Fredskorpset, the Norwegian volunteer service, has several exchange projects where young and skilled Norwegians and Malawians learn from and contribute to their host country. One of the projects, established in 2012, is based on a partnership between The Norwegian Association of the Hard of Hearing (HLF) and the Montfort Special Needs Education College. Each year Montfort College sends two Malawian specialist teachers to work and live at Briskeby Upper Secondary School for hearing impaired students in Norway. In return, HLF sends two Norwegian audiologists to Malawi, living and working at Montfort College.
Guro and Marte are both newly trained audiologists who graduated from the Norwegian University of Science and Technology (NTNU) in June 2016. At Montfort College their job is to assist in classes related to their expertise, provide teacher training and run an audiology clinic which is based on the Montfort campus. The main goal of the exchange program is to spread knowledge about audiology and perform hearing screenings. Guro and Marte explain that when the project was launched, there was a dire shortage of both audiologists and ear, nose and throat doctors in Malawi. Today the number of specialists has increased, although there is still a great need for more.
A hearing impairment that is not diagnosed and met with necessary aid, will often affect a child’s ability to attend education and perform well in school. Lack of knowledge related to special needs education has grave impact on the education system in Malawi. Guro and Marte are therefore conducting an outreach programme in collaboration with Malawi Council for the Handicapped, funded by Norwegian Association of Disabled. For this programme, they visit mainstream schools in the surrounding district to identify learners with a hearing impairment and to assist them with other ear related problems. Furthermore, they have awareness meetings with teachers, parents and other adults in the surrounding villages to make them more aware of hearing and ear related issues.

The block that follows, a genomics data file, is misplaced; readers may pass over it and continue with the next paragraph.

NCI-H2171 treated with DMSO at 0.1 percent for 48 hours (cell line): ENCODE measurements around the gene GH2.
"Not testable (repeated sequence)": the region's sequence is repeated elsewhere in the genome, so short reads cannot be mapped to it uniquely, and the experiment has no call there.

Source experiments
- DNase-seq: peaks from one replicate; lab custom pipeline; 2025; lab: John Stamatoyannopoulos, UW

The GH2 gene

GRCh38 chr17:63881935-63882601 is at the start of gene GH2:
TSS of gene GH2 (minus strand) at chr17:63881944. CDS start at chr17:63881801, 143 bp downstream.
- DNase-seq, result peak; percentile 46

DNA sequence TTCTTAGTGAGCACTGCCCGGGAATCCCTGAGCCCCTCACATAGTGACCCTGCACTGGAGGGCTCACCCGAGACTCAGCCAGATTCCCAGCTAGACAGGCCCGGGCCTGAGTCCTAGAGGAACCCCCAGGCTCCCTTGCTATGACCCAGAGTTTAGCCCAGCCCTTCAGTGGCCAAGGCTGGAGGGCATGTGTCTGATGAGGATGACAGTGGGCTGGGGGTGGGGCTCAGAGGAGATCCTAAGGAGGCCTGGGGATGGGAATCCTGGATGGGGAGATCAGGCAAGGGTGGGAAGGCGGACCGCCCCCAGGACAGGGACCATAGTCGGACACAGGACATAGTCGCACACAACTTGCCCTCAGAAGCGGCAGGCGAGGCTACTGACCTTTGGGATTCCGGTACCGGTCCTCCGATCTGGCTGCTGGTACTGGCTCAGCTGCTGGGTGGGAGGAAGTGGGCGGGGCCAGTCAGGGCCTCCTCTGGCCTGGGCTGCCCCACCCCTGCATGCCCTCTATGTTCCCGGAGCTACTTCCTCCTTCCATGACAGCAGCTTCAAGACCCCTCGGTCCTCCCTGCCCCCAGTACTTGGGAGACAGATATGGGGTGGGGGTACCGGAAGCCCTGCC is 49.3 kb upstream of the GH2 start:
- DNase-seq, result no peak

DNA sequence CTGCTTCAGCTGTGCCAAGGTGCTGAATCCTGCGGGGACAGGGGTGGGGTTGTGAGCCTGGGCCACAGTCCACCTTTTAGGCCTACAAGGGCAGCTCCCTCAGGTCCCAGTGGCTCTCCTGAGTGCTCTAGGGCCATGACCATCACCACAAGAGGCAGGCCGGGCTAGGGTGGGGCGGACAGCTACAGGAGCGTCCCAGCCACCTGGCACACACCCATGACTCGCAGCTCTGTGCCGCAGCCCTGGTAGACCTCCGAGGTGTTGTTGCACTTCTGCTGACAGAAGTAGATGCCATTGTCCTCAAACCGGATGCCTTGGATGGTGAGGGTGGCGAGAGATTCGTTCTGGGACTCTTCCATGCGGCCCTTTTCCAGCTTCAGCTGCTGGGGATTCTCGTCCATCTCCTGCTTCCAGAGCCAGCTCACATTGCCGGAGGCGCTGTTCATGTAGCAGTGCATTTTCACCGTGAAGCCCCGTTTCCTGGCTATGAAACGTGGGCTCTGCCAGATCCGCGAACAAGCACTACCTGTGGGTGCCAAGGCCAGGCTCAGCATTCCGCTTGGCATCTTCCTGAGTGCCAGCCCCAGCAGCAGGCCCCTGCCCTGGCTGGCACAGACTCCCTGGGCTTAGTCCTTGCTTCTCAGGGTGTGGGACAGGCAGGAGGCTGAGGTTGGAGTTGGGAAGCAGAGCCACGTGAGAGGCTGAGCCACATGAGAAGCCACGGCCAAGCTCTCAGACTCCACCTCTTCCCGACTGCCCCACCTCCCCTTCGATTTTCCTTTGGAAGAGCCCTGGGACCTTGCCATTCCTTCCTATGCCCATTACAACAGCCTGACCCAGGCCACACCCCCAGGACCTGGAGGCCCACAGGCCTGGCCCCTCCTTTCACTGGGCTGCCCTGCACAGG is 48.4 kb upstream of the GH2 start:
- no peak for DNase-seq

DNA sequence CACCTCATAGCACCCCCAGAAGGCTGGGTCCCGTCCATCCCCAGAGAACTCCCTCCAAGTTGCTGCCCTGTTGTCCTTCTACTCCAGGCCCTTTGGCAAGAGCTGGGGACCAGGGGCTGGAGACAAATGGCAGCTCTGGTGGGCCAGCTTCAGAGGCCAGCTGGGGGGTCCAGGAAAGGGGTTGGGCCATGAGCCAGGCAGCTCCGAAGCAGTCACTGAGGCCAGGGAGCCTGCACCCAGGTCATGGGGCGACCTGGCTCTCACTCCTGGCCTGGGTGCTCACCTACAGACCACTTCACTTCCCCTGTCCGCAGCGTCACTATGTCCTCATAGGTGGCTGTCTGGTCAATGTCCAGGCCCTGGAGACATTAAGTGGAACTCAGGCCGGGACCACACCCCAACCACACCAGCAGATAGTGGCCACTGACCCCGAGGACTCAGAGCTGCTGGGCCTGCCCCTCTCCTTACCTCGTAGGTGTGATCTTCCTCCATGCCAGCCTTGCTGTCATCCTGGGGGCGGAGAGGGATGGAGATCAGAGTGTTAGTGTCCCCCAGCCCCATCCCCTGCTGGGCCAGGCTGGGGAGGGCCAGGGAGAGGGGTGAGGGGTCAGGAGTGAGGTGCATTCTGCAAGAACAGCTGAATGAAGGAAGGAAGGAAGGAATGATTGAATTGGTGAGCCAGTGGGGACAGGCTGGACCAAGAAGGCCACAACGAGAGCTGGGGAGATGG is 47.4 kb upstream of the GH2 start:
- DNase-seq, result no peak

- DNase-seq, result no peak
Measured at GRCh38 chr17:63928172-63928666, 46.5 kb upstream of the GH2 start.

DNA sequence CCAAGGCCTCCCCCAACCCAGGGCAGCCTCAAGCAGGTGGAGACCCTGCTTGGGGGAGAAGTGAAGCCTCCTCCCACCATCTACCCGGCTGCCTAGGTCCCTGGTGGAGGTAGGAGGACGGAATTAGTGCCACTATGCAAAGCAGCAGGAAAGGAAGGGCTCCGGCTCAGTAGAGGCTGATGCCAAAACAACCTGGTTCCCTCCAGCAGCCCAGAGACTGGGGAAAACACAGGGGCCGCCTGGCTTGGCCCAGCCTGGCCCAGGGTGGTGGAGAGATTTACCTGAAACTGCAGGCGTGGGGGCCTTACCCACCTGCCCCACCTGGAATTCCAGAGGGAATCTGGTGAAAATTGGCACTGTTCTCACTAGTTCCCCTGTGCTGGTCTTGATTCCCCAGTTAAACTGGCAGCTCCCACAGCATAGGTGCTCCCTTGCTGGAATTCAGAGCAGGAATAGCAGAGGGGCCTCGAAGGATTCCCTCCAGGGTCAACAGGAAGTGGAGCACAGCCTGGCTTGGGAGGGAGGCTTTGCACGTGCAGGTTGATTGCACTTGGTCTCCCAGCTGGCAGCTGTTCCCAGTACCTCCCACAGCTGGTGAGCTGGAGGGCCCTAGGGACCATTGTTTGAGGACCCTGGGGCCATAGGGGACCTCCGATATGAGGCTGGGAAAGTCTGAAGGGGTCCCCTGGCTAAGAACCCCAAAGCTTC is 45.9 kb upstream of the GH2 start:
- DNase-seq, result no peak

One of the biggest challenges so far has been lack of proper equipment and access to electricity on Montfort campus. The clinic lacks essential audiology equipment and frequent power cuts limit the regular use of the equipment. This puts some restrains to their work, but Guro and Marte experience that they manage to provide adequate help and assistance to their patients even with limited resources. In cases that need more resources than Montfort can provide, patients can be referred to Queen Elizabeth Central Hospital in Blantyre.
After eight months at Montfort, Guro and Marte have both attained new personal and professional skills, and they find their work at Montfort very rewarding. Working in a context with little knowledge and awareness about basic ear health and limited resources has taught them how to make use of what they have at hand and to be creative in their work. They trust that these experiences will benefit them in their future career as audiologists.
Are you interested in learning more about the exchange programme with Montfort or FK Norway’s other exchange opportunities? Click here.